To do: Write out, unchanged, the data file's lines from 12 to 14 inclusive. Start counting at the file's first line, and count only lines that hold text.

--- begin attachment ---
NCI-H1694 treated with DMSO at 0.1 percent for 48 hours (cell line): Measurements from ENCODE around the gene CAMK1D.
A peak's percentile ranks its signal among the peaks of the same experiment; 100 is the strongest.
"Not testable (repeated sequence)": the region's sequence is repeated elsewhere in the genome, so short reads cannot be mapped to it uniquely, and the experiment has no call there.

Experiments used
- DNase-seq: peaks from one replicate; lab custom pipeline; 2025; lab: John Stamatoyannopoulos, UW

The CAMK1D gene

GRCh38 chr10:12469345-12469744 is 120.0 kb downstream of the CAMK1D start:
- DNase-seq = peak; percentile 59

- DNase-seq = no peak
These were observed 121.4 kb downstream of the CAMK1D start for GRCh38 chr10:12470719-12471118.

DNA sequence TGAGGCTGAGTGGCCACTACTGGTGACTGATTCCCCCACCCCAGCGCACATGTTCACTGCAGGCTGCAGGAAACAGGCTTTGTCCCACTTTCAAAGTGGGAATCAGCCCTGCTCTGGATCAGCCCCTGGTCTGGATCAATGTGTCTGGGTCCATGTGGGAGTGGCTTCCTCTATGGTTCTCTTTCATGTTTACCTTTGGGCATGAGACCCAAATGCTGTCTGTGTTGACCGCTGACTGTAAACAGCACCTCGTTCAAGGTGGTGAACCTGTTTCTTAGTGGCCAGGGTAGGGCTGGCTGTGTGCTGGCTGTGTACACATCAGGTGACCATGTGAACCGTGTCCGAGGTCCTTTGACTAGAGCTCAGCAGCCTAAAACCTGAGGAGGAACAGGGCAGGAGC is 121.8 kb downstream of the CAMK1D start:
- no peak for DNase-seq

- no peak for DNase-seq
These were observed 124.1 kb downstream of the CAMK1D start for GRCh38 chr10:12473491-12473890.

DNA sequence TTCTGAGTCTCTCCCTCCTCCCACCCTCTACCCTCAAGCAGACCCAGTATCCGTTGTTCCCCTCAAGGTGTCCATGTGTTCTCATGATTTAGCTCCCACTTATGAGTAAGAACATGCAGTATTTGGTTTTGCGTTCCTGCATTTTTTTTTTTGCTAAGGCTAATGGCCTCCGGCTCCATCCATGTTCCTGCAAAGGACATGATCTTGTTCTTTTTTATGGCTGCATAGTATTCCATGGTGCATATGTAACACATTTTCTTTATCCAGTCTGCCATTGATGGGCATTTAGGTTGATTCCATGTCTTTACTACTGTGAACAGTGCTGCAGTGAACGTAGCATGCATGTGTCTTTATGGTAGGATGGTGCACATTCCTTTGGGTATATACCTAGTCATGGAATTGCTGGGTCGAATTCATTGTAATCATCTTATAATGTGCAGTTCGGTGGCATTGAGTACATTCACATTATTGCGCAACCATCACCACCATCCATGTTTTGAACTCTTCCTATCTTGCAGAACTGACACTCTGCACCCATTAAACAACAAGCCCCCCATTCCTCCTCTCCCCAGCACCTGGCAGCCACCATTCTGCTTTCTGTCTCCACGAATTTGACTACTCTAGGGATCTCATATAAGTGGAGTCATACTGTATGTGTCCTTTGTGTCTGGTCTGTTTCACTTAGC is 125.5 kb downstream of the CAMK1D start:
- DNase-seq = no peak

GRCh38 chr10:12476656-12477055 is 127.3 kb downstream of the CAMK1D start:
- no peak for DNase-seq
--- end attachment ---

- no peak for DNase-seq

- no peak for DNase-seq
These were observed 124.1 kb downstream of the CAMK1D start for GRCh38 chr10:12473491-12473890.